Tyler, The Creator @ Pacific Coliseum: Review

Tyler, The Creator and Vince Staples Play Pacific Coliseum
Vince Staples by Tim Mosenfelder/Tyler, The Creator by Getty Images

If good times were measured in buckets of sweat, Tyler, The Creator and Vince Staples’ first tour stop at the Pacific Coliseum last night would take the cake. Between mosh pits, screamed choruses, and numerous people young and old having to be pulled out of the front of the crowd, Tyler and Vince had this mob of Vancouverites under their thumb.

The show kicked off with a DJ set from Odd Future alumni, Taco. Playing heavy, loud, bassy rap hits of the past decade to get the all ages crowd comfortable with the wall of sound that the Coliseum soundstage is able to create. Tracks like M.I.A.’s ‘Paper Planes’ had the whole crowd singing along and absolutely frothing with energy for the next set. Taco played for just over a half hour, directing the crowd through songs and having a fair bit of fun dancing along at his DJ booth.

Shortly after his set, a countdown timer began on the brightly illuminated Vince Staples stage setup. Numerous rotating displays/LED light boxes played a countdown from 7:45 minutes into mocked-up apocalyptic news messages about the current state of American politics, law enforcement, and the environment. Vince, clad in all black and wearing a bulletproof vest wasted no time getting to the music. Playing a mix of songs from as recent as his powerhouse 2017 record Big Fish Theory and taking the crowd all the way back to his original Hell Can Wait EP with songs like ‘Blue Suede.’ Vince may have not had much to say to the crowd through his hour-long set but his greater intention seemed to be that of communicating a message to his audience about the history of violence against African-Americans in the United States as well as the pressure cooker political climate the world is in due to the results of the 2016 U.S. election.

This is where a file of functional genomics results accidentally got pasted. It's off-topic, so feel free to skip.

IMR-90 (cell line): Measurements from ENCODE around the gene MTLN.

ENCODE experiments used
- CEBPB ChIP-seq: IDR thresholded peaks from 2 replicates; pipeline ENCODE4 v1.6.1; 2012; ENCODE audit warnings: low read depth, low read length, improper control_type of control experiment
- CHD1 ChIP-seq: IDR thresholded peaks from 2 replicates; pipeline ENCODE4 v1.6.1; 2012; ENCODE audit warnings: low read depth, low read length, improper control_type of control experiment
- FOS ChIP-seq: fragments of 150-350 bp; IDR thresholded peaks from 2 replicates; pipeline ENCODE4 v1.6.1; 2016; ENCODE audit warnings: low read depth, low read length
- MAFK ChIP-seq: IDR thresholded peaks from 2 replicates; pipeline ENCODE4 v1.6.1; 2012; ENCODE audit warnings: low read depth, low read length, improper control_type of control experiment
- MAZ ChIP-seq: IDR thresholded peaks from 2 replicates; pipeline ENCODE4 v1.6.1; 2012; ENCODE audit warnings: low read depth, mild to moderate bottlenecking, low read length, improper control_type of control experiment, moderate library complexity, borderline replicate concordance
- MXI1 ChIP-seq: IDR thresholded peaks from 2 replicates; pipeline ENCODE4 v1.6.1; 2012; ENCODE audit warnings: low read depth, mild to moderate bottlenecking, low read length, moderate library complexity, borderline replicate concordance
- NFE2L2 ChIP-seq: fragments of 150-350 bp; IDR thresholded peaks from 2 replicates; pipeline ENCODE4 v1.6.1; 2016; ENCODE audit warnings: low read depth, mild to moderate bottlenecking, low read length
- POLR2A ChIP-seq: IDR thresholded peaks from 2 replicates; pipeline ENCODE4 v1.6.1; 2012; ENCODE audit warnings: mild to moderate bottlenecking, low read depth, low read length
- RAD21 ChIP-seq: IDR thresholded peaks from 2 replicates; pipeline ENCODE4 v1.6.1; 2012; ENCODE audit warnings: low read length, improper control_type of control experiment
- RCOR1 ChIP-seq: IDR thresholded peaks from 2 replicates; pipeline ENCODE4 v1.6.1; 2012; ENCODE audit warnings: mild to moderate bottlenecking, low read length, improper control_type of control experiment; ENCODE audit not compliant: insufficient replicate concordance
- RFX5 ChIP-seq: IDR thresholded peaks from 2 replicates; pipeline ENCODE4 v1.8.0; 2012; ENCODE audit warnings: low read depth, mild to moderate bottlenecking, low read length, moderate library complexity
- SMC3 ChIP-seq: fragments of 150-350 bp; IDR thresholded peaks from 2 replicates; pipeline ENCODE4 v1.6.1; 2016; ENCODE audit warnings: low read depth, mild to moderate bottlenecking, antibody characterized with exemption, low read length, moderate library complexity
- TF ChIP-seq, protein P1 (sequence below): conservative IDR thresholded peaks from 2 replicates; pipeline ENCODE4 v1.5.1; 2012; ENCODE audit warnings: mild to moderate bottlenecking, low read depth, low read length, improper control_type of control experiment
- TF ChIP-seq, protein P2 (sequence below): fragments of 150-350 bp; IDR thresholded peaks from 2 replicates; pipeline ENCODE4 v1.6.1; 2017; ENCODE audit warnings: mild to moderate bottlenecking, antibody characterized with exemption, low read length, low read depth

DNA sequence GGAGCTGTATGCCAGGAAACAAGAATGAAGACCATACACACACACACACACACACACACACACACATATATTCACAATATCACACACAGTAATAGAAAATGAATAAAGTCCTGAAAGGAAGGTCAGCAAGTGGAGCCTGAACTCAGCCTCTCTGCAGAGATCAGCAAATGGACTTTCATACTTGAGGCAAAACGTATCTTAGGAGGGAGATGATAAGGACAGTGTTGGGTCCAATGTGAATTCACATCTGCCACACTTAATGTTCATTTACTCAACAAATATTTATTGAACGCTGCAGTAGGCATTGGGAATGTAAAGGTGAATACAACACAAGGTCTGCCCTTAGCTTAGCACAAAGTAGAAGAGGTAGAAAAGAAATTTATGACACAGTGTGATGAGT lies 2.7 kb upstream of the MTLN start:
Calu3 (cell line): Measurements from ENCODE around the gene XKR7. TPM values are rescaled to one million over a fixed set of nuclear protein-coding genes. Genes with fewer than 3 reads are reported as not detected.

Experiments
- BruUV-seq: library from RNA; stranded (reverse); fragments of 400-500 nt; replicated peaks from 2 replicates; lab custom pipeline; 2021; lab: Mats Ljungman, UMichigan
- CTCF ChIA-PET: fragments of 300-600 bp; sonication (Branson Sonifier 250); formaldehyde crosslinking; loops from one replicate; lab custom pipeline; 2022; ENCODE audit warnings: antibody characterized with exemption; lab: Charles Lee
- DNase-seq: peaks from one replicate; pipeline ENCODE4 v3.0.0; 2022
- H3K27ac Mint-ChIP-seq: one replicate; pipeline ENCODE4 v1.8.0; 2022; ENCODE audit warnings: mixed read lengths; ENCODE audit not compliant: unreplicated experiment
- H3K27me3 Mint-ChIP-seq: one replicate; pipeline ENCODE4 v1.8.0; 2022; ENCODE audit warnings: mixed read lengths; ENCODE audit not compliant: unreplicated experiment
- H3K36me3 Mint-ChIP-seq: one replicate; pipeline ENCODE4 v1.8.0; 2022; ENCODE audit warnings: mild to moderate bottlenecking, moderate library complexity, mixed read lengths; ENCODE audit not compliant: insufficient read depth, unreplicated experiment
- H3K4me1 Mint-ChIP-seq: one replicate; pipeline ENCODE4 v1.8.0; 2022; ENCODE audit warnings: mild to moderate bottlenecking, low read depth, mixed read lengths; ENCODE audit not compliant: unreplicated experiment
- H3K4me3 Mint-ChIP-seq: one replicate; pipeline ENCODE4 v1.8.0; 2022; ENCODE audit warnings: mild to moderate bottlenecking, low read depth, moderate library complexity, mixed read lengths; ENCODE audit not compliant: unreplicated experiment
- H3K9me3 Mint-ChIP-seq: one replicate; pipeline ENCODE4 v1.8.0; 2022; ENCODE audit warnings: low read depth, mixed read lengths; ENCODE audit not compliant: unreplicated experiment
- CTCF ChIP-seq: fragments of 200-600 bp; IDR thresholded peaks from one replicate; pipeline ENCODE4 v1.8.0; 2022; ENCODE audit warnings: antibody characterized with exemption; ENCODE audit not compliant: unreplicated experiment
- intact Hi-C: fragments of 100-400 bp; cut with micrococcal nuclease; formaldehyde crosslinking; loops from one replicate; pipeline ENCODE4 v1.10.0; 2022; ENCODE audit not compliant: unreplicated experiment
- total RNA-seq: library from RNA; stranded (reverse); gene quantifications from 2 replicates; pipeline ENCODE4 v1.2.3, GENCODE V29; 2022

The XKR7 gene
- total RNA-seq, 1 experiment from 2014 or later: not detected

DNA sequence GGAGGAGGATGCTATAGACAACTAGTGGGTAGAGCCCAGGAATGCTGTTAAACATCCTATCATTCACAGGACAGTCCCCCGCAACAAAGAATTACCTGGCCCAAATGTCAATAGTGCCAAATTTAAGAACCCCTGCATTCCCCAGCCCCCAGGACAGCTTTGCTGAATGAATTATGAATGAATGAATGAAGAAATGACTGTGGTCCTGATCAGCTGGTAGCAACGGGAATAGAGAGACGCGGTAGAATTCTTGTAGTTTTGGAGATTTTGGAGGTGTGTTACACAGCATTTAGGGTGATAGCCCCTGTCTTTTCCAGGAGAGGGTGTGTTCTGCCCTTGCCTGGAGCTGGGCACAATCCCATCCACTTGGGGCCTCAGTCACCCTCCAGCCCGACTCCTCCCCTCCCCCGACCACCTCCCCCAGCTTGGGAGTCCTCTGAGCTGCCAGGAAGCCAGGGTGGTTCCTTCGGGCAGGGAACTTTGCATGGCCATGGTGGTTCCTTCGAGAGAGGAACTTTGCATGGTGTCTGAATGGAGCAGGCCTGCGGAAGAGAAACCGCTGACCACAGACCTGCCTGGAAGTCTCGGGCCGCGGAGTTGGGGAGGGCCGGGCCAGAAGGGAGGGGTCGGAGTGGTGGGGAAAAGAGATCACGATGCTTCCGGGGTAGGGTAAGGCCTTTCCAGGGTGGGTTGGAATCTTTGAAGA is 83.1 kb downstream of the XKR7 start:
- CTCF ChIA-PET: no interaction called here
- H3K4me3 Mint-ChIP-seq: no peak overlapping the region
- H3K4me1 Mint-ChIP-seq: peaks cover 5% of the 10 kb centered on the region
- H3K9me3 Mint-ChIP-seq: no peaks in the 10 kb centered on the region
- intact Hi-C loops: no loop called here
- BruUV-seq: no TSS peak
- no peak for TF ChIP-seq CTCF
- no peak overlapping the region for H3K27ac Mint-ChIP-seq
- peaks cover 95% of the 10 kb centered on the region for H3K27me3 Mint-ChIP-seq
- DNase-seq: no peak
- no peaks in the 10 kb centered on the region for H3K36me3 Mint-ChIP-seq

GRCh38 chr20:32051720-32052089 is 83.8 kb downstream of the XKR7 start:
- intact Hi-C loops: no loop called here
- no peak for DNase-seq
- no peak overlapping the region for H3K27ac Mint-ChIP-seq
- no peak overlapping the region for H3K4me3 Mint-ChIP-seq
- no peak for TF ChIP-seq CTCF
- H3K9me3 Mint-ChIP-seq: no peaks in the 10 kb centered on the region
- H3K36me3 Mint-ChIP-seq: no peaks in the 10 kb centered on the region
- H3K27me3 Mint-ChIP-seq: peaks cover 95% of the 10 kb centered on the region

The crowd was receptive to Vince’s every move, his heavy technical flow played alongside such great overtones was enough to get the whole floor in a state of constant motion. It seems Vince’s numerous visits to Vancouver since his first one with Tyler, Danny Brown, and A$AP Rocky during the ‘Rocky and Tyler’ tour has truly cemented him as a Vancouver hip-hop fan favourite. Teasing the crowd with another countdown timer only to have it run back up into the heavy-bass track ‘745’ and playing ‘Norf Norf’ in front of images of lynchings, show that Vince truly wasn’t afraid to catch his audience off guard. Through it all the crowd stayed with him and as he left the stage with a big thank you, the set became no less energetic as light techs hurriedly dismantled his the stage to make way for what Tyler had planned.